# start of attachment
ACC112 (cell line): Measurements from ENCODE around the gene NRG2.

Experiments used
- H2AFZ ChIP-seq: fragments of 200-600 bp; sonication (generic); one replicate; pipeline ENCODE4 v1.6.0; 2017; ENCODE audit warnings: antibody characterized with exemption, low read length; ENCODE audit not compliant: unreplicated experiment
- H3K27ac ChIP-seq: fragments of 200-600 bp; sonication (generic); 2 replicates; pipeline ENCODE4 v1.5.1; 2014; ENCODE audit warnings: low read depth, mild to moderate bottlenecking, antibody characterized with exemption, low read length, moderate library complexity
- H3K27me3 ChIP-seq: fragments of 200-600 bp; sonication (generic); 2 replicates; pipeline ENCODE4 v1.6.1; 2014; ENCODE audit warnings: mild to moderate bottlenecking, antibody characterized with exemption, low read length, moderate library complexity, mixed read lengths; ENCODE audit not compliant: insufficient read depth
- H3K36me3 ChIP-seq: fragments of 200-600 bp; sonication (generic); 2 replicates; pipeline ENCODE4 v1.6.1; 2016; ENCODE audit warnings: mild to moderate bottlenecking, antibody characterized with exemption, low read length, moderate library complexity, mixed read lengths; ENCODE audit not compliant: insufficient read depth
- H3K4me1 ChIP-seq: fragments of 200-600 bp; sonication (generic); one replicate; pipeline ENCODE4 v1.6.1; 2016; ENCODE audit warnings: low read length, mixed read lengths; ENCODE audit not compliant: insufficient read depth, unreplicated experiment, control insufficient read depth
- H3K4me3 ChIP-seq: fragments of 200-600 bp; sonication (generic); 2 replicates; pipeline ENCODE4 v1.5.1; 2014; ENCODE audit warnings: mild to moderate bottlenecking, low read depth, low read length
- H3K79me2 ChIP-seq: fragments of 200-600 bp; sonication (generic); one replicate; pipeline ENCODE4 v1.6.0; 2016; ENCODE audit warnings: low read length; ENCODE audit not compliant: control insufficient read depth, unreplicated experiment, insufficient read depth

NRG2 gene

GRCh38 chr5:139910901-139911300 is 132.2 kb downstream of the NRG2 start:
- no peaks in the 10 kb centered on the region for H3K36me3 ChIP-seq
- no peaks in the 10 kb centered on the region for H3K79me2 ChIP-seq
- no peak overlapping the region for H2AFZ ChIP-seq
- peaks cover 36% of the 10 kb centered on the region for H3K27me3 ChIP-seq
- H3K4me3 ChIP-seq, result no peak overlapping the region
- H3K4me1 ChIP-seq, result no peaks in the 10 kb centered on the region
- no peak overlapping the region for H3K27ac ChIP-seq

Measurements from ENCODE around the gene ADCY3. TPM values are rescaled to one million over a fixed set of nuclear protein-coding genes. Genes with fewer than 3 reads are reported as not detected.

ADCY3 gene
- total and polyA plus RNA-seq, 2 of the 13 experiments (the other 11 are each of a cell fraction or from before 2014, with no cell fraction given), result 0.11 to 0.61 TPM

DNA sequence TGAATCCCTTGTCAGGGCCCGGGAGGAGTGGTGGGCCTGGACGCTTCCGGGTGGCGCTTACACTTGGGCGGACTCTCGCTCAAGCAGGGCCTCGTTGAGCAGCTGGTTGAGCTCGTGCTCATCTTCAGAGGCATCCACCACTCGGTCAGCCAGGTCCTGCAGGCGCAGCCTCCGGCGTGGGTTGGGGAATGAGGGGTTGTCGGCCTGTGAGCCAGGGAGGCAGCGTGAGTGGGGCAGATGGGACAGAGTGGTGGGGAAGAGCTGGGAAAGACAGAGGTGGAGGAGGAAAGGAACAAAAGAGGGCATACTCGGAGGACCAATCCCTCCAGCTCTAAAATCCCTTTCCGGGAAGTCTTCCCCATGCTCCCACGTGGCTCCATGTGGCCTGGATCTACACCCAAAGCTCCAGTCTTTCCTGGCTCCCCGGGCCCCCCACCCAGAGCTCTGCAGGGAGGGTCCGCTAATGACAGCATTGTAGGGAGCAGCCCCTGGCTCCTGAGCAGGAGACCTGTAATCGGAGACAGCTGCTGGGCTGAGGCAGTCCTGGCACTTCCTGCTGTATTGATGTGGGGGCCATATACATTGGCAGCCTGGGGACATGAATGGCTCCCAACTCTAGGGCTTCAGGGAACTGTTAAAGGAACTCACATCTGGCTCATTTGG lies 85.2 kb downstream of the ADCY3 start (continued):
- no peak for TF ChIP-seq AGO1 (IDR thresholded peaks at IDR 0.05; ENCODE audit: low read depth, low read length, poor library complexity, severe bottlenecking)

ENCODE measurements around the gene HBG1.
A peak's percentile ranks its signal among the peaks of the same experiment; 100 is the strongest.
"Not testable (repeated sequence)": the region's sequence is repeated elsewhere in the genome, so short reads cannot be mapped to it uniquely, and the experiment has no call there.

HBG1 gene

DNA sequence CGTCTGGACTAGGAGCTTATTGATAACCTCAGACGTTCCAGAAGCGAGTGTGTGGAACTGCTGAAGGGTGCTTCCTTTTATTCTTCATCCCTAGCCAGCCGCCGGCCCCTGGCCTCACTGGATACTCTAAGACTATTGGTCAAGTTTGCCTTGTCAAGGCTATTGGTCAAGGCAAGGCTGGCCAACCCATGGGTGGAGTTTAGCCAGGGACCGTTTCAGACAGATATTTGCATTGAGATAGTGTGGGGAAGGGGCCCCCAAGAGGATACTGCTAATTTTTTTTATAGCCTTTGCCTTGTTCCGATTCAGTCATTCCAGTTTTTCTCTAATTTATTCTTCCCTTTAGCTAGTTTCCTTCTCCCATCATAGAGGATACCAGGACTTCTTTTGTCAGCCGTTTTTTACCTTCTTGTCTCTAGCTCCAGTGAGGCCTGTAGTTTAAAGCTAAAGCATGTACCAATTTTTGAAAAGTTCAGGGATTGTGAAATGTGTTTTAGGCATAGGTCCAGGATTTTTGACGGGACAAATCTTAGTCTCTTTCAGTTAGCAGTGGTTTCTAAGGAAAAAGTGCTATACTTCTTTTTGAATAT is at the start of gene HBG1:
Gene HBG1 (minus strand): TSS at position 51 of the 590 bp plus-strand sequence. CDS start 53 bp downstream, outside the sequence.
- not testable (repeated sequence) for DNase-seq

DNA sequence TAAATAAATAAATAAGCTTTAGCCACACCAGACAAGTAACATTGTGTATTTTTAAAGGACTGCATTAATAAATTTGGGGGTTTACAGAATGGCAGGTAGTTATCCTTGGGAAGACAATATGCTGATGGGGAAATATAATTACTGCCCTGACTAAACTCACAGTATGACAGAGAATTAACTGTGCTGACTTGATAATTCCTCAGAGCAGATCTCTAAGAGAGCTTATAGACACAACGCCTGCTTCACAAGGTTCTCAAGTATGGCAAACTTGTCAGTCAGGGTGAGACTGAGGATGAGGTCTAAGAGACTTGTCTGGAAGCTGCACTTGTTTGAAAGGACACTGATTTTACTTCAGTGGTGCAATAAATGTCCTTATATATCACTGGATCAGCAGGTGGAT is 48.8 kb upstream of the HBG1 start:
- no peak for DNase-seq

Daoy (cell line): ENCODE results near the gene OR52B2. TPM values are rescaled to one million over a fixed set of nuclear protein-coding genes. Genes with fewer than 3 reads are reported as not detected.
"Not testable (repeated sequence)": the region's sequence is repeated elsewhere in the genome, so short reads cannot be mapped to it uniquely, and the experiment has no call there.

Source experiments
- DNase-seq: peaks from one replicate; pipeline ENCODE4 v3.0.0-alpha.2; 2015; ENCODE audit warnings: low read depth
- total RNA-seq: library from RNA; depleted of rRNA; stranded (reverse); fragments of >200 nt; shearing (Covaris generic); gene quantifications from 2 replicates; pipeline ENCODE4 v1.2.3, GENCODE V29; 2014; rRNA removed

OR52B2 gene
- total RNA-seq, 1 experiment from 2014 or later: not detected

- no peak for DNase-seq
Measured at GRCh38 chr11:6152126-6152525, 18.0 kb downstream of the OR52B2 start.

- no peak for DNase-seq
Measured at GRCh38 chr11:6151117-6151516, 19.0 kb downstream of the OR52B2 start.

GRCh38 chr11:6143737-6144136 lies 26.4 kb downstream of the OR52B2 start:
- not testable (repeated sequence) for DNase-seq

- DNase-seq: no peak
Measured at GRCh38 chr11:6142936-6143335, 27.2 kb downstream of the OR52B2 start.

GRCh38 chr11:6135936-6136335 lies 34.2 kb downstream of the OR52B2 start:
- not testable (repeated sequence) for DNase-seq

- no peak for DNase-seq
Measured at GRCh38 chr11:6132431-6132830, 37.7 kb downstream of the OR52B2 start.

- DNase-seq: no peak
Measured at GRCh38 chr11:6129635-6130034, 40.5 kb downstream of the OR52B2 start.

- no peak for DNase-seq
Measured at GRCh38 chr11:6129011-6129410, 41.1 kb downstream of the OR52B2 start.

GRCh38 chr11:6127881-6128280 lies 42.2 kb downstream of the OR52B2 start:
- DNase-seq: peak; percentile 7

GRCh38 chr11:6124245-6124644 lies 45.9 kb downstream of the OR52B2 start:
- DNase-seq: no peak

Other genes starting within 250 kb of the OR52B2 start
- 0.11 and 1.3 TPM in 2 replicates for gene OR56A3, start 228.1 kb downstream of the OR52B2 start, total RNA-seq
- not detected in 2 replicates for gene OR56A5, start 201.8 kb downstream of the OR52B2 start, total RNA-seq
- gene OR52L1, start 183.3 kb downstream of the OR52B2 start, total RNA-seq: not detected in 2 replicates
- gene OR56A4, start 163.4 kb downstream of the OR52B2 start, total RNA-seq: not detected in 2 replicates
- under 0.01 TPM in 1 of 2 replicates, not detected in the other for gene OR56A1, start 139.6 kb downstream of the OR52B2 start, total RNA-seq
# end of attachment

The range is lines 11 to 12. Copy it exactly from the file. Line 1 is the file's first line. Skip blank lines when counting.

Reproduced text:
GRCh38 chr5:139910901-139911300 is 132.2 kb downstream of the NRG2 start:
- no peaks in the 10 kb centered on the region for H3K36me3 ChIP-seq